Nowhere Else on Earth

Josephine Humphreys, Author Viking Books $24.95 (288p) ISBN 978-0-670-89176-4
A tragic accident causes a young woman to question her faith in this cross-cultural Christian love story. Leah Travers is devastated when her husband and their two-year-old son die in an accident caused by drunk driver Manuel Garcia. Although her domineering parents urge her to move back to Houston, Leah stays in Fort Worth. She finds an apartment she can afford and takes a job in publishing, working for the first time since college. But she has no friends, and she falls away from the church, tormented by the unanswerable question of why her loved ones died while Manuel walked away from the accident. Leah takes to driving around Manuel's neighborhood; though he is in prison, his pregnant wife, five kids and brother-in-law, Jacobo Martinez, still live in Fort Worth. On one such trip, Leah encounters Jacobo, who has dropped out of law school to care for his sister and her kids. Leah and Jacobo begin to meet for coffee and meals, and Jacobo takes her to his warm and welcoming nondenominational church. Just as Leah finds herself falling in love with the younger, motorcycle-riding Jacobo, readers will fall for this fast-paced romance, empathizing with Leah as she grieves and heals, cheering for Jacobo as he woos her. (Sept.) NOWHERE ELSE ON EARTH Josephine Humphreys. Viking, $24.95 (320p) ISBN 0-670-89176-2 ~ While Humphreys has been justly praised as a writer with her fingers on the pulse of Southern culture, she surpasses even her previous novels (Dreams of Sleep; The Fireman's Fair; etc.) in this spellbinding story of a largely forgotten remnant of Indians caught between opposing sides during the Civil War. Scuffletown, on the banks of North Carolina's Lumbee River, is home to the mixed-blood descendants of the original Indians in the area, desperately poor but hardworking families who eke out a living in the arduous turpentining trade. Other nearby residents are ""the macks""--Scots planters who hold the money and power, and own black slaves. During the last months of the Civil War, the lawless Home Guard, led by sadistic Brant Harris, conscripts boys from Scuffletown into forced labor building Confederate fortifications. Teenage narrator Rhoda Strong, daughter of a Scots father and a Lumbee Indian mother, relates the circumstances that lead her brothers to join renegade Henry Berry Lowrie, charismatic scion of Scuffletown's most respected family, in hiding out and defying Harris and his henchmen. In a narrative layered with indelibly memorable scenes, Humphreys depicts the moral ambiguities that beset Scuffletown's residents and the ironies of their precarious position; the sympathies of many are with the Yankees, yet they endure the depredations of Union troops as well as of marauding Confederates. The major irony, however, lies in Henry Lowrie's fate. Pursued by the profiteering hoodlums he has thwarted, Henry eventually becomes a thief in order to survive, and in time, an outlaw hunted for murder. He is arrested in the midst of his wedding to Rhoda, whose coming-of-age is the frame on which the novel rests. Humphreys constructs her intricately wrought plot with understated eloquence, and she breathes life into the landscape of this piney, swampy rural area. Each of a large cast of splendidly realized characters is informed by her understanding of the subtleties of human relationships when race is a factor. Most impressively, she illuminates a largely unknown facet of the Civil War, finding universal resonances in the suffering and quiet heroism of a beleaguered remnant of marginalized Americans. In its historically accurate delineations of the violence, greed and betrayal engendered by internecine conflict, and of corresponding bravery, sacrifice and heartbreak, this novel makes a powerful statement. (Sept.)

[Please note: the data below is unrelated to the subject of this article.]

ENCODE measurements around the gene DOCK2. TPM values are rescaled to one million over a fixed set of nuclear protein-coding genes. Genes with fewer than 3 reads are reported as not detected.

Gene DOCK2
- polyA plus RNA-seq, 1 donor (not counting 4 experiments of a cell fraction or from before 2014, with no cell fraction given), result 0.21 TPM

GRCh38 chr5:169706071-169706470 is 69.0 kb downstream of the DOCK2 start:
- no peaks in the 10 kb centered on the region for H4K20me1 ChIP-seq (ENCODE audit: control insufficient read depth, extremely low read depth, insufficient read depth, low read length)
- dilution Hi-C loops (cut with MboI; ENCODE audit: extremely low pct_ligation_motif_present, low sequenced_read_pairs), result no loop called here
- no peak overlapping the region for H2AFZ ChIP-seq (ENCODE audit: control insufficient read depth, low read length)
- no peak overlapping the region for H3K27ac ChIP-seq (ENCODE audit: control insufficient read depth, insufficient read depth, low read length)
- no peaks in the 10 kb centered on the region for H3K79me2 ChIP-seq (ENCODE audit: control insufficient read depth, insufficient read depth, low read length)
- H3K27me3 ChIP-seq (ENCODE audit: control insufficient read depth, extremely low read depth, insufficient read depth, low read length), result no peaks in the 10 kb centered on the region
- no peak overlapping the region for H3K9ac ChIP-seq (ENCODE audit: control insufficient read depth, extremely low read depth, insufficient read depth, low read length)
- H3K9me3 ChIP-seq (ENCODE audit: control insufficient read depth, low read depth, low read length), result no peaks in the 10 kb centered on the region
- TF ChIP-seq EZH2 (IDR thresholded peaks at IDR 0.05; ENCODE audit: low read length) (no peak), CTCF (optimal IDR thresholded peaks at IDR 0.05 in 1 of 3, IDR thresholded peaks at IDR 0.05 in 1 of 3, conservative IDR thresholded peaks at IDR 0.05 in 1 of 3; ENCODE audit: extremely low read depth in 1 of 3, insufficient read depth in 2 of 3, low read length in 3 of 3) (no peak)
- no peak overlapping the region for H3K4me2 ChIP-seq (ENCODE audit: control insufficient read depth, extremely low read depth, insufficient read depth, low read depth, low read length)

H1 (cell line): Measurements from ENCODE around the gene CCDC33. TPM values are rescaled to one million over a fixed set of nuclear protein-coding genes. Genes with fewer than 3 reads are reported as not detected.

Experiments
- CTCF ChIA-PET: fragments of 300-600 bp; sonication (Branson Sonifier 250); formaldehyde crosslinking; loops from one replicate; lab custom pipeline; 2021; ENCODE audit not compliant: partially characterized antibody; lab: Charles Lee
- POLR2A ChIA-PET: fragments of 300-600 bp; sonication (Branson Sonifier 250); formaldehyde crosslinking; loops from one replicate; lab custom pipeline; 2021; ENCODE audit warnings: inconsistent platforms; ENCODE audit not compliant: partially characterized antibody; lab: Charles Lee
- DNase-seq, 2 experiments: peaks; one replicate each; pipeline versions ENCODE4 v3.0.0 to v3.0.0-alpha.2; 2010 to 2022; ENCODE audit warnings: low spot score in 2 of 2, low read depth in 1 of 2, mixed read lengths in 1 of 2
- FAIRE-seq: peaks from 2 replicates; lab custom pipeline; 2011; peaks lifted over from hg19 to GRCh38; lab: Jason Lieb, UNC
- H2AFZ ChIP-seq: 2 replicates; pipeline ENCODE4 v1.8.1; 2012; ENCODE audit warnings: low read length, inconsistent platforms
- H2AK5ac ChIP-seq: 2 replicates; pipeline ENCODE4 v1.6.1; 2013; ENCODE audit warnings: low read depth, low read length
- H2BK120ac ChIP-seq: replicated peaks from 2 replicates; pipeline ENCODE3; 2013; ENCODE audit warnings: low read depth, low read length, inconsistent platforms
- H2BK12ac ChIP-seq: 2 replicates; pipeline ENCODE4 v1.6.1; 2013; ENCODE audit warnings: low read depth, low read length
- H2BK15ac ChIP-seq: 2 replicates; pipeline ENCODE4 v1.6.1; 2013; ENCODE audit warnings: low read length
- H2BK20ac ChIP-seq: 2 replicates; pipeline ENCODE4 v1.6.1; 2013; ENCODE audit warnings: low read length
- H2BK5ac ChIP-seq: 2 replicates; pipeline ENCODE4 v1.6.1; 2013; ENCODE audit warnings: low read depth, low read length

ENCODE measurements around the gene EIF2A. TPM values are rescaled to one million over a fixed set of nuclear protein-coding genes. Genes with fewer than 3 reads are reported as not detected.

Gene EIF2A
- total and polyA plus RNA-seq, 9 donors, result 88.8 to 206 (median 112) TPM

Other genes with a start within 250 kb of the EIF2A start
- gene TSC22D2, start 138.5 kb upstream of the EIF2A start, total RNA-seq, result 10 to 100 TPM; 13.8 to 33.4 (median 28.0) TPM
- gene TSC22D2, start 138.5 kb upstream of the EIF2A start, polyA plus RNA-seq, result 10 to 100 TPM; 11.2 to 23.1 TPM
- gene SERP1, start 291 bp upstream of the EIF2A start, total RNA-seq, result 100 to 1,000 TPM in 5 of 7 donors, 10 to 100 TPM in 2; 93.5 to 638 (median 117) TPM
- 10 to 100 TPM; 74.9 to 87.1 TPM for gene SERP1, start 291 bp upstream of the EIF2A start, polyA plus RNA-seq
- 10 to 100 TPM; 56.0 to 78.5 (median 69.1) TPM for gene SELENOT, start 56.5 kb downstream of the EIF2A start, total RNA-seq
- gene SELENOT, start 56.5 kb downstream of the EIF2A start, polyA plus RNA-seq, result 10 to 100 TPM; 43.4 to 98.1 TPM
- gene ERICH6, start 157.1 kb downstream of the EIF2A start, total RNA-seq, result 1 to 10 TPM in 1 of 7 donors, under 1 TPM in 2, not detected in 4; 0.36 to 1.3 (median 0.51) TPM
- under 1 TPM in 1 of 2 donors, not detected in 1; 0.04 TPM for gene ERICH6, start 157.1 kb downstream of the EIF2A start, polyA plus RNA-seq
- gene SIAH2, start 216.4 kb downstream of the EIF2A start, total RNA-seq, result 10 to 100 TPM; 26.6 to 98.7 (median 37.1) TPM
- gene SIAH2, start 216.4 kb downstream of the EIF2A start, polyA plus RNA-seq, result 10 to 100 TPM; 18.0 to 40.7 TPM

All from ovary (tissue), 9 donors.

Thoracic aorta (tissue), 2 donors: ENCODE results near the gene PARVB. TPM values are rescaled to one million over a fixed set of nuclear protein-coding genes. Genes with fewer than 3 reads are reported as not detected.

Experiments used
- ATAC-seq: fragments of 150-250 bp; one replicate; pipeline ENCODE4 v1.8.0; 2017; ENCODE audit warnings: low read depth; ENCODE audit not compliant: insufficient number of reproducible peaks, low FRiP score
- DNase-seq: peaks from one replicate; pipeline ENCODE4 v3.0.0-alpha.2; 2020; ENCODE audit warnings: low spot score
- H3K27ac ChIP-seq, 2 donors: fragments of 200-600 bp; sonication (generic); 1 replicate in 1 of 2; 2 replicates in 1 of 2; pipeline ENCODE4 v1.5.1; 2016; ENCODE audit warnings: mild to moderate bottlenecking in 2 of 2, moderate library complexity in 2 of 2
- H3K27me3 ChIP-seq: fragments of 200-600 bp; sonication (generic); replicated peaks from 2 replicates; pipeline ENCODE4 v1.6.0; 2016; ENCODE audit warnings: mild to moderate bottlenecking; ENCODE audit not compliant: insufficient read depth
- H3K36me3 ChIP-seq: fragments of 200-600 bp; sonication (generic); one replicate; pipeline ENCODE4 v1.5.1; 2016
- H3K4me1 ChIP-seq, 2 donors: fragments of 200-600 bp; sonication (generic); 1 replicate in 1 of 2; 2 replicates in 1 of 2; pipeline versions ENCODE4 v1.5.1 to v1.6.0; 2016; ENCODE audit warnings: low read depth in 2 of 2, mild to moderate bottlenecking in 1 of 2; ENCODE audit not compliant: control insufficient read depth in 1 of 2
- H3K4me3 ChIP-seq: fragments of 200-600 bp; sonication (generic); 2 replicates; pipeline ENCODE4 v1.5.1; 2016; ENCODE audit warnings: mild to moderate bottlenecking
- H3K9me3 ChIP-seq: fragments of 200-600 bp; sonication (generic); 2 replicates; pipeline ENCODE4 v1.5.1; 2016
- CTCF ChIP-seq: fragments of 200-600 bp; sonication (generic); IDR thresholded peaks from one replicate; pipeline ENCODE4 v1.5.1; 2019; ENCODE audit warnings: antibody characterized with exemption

Reviewed on: 09/04/2000
Release date: 09/01/2000
Open Ebook - 368 pages - 978-1-101-19998-5
Hardcover - 460 pages - 978-1-56895-957-3
Paperback - 320 pages - 978-0-09-941546-6
Open Ebook - 978-1-101-42266-3
Open Ebook - 352 pages - 978-1-4464-9436-3
Paperback - 368 pages - 978-0-14-100206-4
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